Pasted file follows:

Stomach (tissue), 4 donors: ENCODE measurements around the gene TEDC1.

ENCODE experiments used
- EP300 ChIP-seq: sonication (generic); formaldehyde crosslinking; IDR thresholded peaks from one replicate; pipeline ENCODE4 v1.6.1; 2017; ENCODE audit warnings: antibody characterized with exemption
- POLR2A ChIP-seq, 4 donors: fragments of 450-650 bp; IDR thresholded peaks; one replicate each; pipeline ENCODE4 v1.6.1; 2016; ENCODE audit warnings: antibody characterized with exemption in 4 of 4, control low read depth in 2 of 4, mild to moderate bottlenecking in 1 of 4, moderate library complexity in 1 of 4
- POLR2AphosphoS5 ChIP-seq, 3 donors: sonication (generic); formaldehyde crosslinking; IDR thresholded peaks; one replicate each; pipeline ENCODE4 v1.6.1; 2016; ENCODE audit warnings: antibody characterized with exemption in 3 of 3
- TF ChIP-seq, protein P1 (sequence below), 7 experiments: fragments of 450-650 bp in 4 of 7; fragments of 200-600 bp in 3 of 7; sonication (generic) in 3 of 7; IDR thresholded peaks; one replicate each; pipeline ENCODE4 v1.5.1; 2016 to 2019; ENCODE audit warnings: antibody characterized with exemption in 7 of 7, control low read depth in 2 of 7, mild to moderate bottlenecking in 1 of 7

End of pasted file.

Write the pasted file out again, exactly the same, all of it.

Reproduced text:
Stomach (tissue), 4 donors: ENCODE measurements around the gene TEDC1.

ENCODE experiments used
- EP300 ChIP-seq: sonication (generic); formaldehyde crosslinking; IDR thresholded peaks from one replicate; pipeline ENCODE4 v1.6.1; 2017; ENCODE audit warnings: antibody characterized with exemption
- POLR2A ChIP-seq, 4 donors: fragments of 450-650 bp; IDR thresholded peaks; one replicate each; pipeline ENCODE4 v1.6.1; 2016; ENCODE audit warnings: antibody characterized with exemption in 4 of 4, control low read depth in 2 of 4, mild to moderate bottlenecking in 1 of 4, moderate library complexity in 1 of 4
- POLR2AphosphoS5 ChIP-seq, 3 donors: sonication (generic); formaldehyde crosslinking; IDR thresholded peaks; one replicate each; pipeline ENCODE4 v1.6.1; 2016; ENCODE audit warnings: antibody characterized with exemption in 3 of 3
- TF ChIP-seq, protein P1 (sequence below), 7 experiments: fragments of 450-650 bp in 4 of 7; fragments of 200-600 bp in 3 of 7; sonication (generic) in 3 of 7; IDR thresholded peaks; one replicate each; pipeline ENCODE4 v1.5.1; 2016 to 2019; ENCODE audit warnings: antibody characterized with exemption in 7 of 7, control low read depth in 2 of 7, mild to moderate bottlenecking in 1 of 7